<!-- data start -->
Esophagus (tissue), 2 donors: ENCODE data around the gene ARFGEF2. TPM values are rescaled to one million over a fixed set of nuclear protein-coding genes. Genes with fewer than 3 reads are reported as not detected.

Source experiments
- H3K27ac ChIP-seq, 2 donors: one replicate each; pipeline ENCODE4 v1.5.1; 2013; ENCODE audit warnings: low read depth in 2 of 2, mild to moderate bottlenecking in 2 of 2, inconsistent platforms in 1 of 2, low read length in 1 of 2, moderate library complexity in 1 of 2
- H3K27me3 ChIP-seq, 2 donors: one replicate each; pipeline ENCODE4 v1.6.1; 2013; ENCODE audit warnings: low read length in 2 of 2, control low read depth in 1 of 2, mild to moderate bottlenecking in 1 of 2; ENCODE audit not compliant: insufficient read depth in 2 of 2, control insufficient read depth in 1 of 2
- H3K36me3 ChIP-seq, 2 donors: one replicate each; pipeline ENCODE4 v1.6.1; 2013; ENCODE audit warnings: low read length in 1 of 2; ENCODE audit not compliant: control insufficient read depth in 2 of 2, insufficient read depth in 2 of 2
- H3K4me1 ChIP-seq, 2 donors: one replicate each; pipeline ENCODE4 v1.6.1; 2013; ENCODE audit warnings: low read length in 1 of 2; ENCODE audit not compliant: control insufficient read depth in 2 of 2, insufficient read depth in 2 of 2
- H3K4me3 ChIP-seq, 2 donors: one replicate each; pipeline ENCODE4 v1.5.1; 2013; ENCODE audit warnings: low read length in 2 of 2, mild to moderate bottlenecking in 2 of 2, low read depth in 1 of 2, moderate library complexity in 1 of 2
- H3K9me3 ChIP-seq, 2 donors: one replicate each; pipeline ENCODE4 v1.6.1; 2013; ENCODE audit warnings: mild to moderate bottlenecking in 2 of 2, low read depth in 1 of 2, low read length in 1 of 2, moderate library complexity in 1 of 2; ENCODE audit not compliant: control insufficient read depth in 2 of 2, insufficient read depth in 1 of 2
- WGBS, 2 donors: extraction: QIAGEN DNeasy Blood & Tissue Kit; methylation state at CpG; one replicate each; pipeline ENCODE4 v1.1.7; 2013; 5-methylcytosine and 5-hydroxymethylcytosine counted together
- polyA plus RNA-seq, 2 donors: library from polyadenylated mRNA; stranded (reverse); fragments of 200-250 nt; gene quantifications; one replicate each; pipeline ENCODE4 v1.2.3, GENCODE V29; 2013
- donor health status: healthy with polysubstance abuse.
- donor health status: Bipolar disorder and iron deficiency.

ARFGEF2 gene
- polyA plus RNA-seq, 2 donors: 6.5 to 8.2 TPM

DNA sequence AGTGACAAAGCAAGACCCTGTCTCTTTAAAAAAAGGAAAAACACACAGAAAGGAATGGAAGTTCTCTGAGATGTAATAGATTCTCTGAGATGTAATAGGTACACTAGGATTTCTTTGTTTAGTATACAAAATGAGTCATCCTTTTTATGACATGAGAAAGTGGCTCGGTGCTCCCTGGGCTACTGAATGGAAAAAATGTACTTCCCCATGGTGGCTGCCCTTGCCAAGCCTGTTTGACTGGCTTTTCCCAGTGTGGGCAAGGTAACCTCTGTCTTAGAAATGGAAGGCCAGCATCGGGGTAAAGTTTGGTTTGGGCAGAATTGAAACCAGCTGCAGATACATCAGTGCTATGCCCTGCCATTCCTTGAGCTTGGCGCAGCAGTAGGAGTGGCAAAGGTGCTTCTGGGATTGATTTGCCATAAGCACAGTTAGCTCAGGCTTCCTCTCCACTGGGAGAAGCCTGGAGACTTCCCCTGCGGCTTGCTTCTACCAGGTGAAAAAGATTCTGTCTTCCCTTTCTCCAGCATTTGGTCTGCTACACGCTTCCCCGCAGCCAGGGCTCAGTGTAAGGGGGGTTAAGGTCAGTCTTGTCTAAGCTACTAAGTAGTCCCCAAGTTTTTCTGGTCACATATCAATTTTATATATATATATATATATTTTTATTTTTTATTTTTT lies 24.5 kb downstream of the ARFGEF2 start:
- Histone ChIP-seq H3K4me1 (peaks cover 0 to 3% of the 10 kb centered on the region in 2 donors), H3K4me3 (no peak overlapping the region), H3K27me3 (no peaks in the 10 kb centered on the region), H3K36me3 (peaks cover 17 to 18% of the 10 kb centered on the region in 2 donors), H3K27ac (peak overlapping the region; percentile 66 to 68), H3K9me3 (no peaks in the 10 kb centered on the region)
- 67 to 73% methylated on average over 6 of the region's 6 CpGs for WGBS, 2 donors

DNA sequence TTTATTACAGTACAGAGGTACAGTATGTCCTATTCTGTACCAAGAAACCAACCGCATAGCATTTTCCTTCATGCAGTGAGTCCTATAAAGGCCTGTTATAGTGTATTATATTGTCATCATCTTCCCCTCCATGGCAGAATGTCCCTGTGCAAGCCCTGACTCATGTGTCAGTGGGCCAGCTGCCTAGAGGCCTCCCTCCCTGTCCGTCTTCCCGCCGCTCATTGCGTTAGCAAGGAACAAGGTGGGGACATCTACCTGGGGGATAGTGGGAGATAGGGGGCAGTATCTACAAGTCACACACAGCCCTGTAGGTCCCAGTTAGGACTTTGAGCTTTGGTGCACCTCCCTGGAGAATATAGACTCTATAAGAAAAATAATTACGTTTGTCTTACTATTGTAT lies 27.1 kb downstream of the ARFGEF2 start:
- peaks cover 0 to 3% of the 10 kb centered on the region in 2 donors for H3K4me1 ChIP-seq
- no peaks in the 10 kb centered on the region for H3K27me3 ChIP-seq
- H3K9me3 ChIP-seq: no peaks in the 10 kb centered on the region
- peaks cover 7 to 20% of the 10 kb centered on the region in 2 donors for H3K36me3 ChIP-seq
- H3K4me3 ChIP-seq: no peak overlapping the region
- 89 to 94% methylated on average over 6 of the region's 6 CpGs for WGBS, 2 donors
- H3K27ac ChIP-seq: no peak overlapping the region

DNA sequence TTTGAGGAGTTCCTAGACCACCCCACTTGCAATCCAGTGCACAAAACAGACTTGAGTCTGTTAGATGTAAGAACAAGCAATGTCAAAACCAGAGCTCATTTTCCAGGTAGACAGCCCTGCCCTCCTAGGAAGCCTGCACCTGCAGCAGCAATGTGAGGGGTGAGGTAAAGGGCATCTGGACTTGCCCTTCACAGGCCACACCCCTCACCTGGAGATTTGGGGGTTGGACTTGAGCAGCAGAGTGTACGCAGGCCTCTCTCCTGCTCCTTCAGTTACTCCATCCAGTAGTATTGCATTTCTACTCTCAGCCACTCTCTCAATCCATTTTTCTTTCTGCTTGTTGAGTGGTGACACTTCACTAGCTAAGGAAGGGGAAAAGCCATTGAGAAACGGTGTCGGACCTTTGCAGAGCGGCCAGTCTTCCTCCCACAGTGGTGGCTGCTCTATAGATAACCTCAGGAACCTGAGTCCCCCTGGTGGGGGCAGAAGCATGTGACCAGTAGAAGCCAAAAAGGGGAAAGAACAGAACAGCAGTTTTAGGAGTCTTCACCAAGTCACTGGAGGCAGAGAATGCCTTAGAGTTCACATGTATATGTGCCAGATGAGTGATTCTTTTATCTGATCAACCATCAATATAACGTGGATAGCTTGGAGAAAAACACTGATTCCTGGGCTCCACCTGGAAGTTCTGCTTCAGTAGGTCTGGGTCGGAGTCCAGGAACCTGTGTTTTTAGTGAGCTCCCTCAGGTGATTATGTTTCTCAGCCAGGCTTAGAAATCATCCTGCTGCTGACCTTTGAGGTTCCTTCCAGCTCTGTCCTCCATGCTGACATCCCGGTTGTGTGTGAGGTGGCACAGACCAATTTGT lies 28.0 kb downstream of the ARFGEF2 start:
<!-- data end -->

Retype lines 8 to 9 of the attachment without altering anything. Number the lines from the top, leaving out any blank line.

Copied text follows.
- H3K9me3 ChIP-seq, 2 donors: one replicate each; pipeline ENCODE4 v1.6.1; 2013; ENCODE audit warnings: mild to moderate bottlenecking in 2 of 2, low read depth in 1 of 2, low read length in 1 of 2, moderate library complexity in 1 of 2; ENCODE audit not compliant: control insufficient read depth in 2 of 2, insufficient read depth in 1 of 2
- WGBS, 2 donors: extraction: QIAGEN DNeasy Blood & Tissue Kit; methylation state at CpG; one replicate each; pipeline ENCODE4 v1.1.7; 2013; 5-methylcytosine and 5-hydroxymethylcytosine counted together